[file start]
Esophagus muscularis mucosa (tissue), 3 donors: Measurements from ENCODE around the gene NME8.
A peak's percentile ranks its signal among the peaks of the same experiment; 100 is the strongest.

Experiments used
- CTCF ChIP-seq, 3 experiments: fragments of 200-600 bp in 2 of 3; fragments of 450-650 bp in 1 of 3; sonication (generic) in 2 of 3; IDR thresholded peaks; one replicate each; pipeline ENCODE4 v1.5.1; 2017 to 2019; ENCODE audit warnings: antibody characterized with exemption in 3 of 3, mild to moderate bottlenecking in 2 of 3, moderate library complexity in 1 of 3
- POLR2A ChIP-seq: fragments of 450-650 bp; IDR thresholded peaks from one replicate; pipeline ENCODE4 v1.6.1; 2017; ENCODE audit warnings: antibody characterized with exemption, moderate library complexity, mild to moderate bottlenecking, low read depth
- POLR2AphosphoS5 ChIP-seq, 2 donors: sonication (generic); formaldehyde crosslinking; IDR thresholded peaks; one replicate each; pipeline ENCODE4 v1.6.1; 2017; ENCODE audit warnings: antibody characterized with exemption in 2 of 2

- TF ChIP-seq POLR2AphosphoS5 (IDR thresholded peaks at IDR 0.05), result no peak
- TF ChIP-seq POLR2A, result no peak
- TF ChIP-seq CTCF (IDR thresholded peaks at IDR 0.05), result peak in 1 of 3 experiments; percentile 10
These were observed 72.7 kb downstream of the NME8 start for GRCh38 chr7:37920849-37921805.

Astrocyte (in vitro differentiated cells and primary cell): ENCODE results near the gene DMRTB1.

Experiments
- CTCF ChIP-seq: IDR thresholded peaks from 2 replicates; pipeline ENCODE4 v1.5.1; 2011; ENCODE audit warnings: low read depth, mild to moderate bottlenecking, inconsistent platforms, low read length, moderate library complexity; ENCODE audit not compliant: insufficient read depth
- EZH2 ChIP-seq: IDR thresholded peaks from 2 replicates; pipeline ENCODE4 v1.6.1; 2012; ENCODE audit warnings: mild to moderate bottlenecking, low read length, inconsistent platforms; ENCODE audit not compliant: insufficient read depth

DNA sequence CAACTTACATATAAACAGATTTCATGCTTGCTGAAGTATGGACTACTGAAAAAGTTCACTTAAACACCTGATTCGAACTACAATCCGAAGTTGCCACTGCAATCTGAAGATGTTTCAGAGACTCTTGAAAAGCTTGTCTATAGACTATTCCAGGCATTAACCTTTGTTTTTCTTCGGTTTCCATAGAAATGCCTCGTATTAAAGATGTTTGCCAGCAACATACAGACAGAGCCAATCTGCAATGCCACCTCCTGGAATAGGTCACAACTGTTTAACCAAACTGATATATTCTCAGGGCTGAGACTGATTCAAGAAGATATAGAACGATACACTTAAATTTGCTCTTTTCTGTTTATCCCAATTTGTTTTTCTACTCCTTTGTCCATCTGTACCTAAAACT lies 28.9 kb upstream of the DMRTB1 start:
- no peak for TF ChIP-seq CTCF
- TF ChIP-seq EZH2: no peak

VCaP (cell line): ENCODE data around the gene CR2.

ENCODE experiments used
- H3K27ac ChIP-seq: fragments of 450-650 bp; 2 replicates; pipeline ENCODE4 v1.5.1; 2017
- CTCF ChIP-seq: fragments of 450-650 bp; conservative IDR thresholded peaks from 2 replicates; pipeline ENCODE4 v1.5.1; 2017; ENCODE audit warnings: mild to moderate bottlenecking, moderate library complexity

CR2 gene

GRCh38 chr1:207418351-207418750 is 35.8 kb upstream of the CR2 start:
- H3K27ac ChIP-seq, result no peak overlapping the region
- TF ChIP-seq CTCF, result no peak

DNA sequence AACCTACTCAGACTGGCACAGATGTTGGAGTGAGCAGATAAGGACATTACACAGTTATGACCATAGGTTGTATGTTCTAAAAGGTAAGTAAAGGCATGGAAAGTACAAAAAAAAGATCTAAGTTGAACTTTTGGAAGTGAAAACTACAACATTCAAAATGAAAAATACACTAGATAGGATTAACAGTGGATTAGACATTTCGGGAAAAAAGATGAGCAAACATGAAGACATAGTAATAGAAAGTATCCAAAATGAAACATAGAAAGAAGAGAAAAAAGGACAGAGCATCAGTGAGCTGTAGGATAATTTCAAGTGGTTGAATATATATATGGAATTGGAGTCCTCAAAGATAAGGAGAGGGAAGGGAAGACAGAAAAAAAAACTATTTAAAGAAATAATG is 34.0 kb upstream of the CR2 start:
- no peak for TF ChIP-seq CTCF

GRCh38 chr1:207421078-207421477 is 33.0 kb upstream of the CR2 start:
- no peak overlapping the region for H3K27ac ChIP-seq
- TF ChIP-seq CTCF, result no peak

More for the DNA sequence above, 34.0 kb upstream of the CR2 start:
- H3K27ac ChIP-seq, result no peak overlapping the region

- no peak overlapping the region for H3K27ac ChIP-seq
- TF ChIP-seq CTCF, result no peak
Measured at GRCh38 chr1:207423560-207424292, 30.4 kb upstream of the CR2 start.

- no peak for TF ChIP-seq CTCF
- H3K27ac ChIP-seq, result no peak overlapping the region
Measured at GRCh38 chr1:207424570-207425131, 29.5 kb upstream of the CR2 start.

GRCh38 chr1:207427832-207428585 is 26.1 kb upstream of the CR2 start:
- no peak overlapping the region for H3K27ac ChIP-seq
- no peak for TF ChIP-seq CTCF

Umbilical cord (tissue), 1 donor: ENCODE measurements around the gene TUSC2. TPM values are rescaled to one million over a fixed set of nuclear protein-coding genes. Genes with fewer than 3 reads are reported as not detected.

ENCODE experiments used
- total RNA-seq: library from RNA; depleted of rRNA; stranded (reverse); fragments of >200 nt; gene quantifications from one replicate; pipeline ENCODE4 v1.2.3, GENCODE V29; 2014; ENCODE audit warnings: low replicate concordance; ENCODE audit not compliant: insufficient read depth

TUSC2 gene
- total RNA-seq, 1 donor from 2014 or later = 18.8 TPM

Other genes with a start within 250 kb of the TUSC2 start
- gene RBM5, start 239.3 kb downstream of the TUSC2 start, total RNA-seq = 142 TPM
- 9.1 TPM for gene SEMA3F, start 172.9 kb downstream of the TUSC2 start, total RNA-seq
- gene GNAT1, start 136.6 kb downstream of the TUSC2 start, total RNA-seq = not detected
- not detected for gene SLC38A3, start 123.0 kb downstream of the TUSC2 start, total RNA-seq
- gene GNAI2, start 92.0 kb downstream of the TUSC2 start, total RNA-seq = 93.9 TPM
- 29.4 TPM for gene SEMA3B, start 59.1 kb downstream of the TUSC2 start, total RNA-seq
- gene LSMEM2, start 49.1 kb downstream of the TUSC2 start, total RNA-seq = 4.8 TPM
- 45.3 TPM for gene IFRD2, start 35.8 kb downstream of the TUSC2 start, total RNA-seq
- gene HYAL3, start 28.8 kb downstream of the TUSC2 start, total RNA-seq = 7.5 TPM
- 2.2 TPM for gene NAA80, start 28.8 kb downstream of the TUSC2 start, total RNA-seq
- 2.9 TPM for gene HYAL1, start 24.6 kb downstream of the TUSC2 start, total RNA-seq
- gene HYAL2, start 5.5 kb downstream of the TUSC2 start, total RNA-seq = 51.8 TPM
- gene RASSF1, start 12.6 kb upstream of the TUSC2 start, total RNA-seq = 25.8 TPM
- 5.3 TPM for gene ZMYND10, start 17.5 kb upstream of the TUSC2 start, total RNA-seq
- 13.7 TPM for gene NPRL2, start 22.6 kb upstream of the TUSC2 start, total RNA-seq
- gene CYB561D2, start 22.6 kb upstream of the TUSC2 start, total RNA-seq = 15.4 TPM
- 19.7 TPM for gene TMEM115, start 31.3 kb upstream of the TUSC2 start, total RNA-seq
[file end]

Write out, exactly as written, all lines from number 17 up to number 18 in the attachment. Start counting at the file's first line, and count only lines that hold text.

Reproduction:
- TF ChIP-seq EZH2: no peak

VCaP (cell line): ENCODE data around the gene CR2.